Focusing on the identification and management of mental health and substance abuse, cardiovascular, and chronic pain multimorbidity patterns among patients with rheumatoid arthritis (RA) may increase achievement of treatment goals and improve long-term patient outcomes, according to study findings published in Arthritis Care & Research.
Investigators aimed to determine whether long-term RA severity is associated with multimorbidity patterns.
A cohort study was conducted using the Veterans Affairs Rheumatoid Arthritis (VARA) registry that included patients with rheumatologist-confirmed RA with up to 5 years of follow-up.
Primary study outcomes included disease activity (assessed via the 28-Joint Disease Activity Score [DAS28]) and physical function (assessed via the Multidimensional Health Assessment Questionnaire [MDHAQ]).
A total of 2,956 participants (11.8% women; 76.9% White; 79.3% current or former smokers) were included in the analysis.
Metabolic multimorbidity (64.0%) was the most frequent pattern, followed by chronic pain (48.4%), mental health and substance abuse (23.2%), and cardiovascular (12.4%) patterns.
Participants with chronic pain or mental health and substance abuse multimorbidity were younger and reported higher levels of education. Participants with cardiovascular multimorbidity had a longer duration of RA and were of more advanced age.
Nearly three-fourths of participants had at least 1 multimorbidity pattern, with 24.9% having 1 pattern, 26.0% having 2, 19.0% having 3, and 3.5% having all 4 patterns.
Higher DAS28 scores were associated with mental health and substance abuse (β, 0.12; 95% CI, 0.00-0.23), cardiovascular (β, 0.25; 95% CI, 0.12-0.38), and chronic pain (β, 0.21; 95% CI, 0.11-0.31) patterns of multimorbidity.
Only chronic pain multimorbidity remained associated with higher DAS28 scores over the follow-up period (β, 0.16; 95% CI, 0.07-0.25), after adjusting for baseline DAS28 scores.
Higher MDHAQ scores were associated with the same multimorbidity patterns as DAS28 scores: mental health and substance abuse (β, 0.09; 95% CI, 0.03-0.15), cardiovascular (β, 0.11; 95% CI, 0.04-0.17), and chronic pain (β, 0.15; 95% CI, 0.10-0.20).
Only chronic pain multimorbidity remained associated with higher MDHAQ scores over the follow-up period (β, 0.09; 95% CI, 0.05-0.13), after adjusting for baseline MDHAQ scores.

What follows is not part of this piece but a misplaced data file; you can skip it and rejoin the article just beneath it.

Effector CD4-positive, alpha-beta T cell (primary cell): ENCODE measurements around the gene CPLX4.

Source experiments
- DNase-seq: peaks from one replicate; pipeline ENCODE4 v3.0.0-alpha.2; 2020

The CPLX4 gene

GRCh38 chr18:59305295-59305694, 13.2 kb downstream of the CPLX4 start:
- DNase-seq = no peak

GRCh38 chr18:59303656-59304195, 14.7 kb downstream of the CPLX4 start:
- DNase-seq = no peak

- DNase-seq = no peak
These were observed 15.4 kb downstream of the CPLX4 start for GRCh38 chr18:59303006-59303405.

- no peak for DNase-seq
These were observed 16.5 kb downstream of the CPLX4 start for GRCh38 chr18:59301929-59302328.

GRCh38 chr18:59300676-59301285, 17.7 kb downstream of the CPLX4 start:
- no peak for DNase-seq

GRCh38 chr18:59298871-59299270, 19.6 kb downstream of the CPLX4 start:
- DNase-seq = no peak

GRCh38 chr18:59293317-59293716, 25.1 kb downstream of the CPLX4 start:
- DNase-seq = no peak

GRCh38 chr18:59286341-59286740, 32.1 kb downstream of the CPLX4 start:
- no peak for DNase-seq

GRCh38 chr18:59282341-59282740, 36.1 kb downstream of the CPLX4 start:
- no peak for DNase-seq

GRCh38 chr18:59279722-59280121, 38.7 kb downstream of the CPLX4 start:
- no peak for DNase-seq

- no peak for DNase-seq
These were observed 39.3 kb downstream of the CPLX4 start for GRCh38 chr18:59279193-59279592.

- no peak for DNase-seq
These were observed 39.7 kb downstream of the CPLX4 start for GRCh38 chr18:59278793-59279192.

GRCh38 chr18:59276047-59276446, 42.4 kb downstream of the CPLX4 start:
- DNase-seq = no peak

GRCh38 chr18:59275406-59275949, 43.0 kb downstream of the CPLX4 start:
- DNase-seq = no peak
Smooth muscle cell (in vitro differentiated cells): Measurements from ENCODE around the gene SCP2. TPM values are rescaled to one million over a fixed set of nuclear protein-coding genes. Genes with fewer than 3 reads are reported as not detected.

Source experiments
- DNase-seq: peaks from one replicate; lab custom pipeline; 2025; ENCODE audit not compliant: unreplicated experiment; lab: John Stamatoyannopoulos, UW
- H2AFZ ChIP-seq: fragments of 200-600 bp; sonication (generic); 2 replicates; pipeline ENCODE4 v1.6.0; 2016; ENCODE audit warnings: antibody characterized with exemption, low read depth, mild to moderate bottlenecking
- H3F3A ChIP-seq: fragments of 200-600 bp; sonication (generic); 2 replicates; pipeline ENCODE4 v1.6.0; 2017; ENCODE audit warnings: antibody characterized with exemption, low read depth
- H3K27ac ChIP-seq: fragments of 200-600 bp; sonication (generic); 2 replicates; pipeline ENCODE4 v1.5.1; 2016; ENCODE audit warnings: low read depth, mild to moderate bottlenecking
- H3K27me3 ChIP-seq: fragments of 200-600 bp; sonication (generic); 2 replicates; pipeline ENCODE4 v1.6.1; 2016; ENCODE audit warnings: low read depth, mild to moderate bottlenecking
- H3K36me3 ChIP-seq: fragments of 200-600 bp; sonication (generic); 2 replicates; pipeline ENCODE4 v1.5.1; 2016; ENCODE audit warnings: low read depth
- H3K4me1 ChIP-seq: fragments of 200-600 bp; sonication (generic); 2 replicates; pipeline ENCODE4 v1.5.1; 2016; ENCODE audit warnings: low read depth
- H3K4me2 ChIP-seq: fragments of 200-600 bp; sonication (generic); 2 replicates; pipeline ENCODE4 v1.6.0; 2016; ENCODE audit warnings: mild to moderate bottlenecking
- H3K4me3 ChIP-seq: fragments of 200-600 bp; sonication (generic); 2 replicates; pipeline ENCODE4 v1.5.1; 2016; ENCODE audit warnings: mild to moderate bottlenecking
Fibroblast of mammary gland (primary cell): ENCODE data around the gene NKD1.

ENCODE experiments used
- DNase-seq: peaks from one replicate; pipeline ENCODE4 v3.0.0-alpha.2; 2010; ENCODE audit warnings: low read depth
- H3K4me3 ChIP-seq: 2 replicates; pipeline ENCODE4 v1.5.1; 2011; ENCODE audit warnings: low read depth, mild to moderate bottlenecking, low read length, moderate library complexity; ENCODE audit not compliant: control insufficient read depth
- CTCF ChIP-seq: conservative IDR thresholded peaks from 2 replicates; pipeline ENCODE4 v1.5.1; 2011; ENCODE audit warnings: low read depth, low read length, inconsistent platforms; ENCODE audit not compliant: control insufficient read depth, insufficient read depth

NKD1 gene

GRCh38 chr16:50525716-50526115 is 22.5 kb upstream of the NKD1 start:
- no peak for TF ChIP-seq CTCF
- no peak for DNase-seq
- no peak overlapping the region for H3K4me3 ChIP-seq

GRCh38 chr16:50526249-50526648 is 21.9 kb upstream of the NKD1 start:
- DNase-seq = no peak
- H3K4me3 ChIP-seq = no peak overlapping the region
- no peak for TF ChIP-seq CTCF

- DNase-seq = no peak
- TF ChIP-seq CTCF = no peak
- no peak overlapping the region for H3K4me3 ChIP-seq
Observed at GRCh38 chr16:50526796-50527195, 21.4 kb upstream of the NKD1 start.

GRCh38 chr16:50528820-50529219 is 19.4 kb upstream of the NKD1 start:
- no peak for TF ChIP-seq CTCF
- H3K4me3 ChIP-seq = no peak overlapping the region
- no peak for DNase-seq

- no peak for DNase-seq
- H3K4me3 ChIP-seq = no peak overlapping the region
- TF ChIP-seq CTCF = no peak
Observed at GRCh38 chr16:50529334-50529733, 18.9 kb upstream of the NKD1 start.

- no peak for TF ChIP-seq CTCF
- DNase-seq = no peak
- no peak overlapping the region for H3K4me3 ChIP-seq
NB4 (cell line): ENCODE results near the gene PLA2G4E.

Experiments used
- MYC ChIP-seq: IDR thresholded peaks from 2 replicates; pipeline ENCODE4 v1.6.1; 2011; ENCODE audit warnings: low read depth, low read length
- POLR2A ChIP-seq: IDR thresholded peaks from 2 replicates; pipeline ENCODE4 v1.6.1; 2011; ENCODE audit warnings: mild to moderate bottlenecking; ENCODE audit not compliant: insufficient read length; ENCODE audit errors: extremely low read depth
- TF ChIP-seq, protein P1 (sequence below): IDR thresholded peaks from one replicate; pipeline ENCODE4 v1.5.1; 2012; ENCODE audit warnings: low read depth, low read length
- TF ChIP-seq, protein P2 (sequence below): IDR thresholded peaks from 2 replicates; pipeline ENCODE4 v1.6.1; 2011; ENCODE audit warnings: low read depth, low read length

No association was found between the metabolic pattern of multimorbidity with either DAS28 or MDHAQ scores over time.
Analysis revealed an association between DAS28/MDHAQ scores and the number of multimorbidity patterns present (P for trend <.001). The highest scores were found among patients with all 4 multimorbidity patterns (DAS28: β, 0.59; 95% CI, 0.36-0.83; MDHAQ: β, 0.27; 95% CI, 0.16-0.39).
Participants with only 1 multimorbidity pattern did not have higher DAS28 or MDHAQ scores vs participants with no multimorbidity patterns, though, participants with 2 or more multimorbidity patterns did have higher DAS28 and MDHAQ scores vs participants with no patterns.
This study was limited by the inability to evaluate the severity of conditions associated with multimorbidity patterns. Additional limitations included lack of analysis on how combinations of multimorbidity patterns may affect RA disease activity and functional status, as well as limited generalizability due to the majority male study population.
The study authors concluded, “These findings illustrate the important differential associations of multimorbidity with RA-related outcomes and the potential for gains that could be realized by identifying and treating (or better, preventing) multimorbidity as part of holistic RA management.”
Disclosure: One or more study authors declared affiliations with biotech, pharmaceutical, and/or device companies. Please see the original reference for a full list of authors’ disclosures.
This article originally appeared on Rheumatology Advisor
Dutt S, Roul P, Yang Y, et al. Multimorbidity patterns and rheumatoid arthritis disease outcomes: findings from a multicenter, prospective cohort. Arthritis Care Res (Hoboken). Published online July 2, 2023. doi:10.1002/acr.25184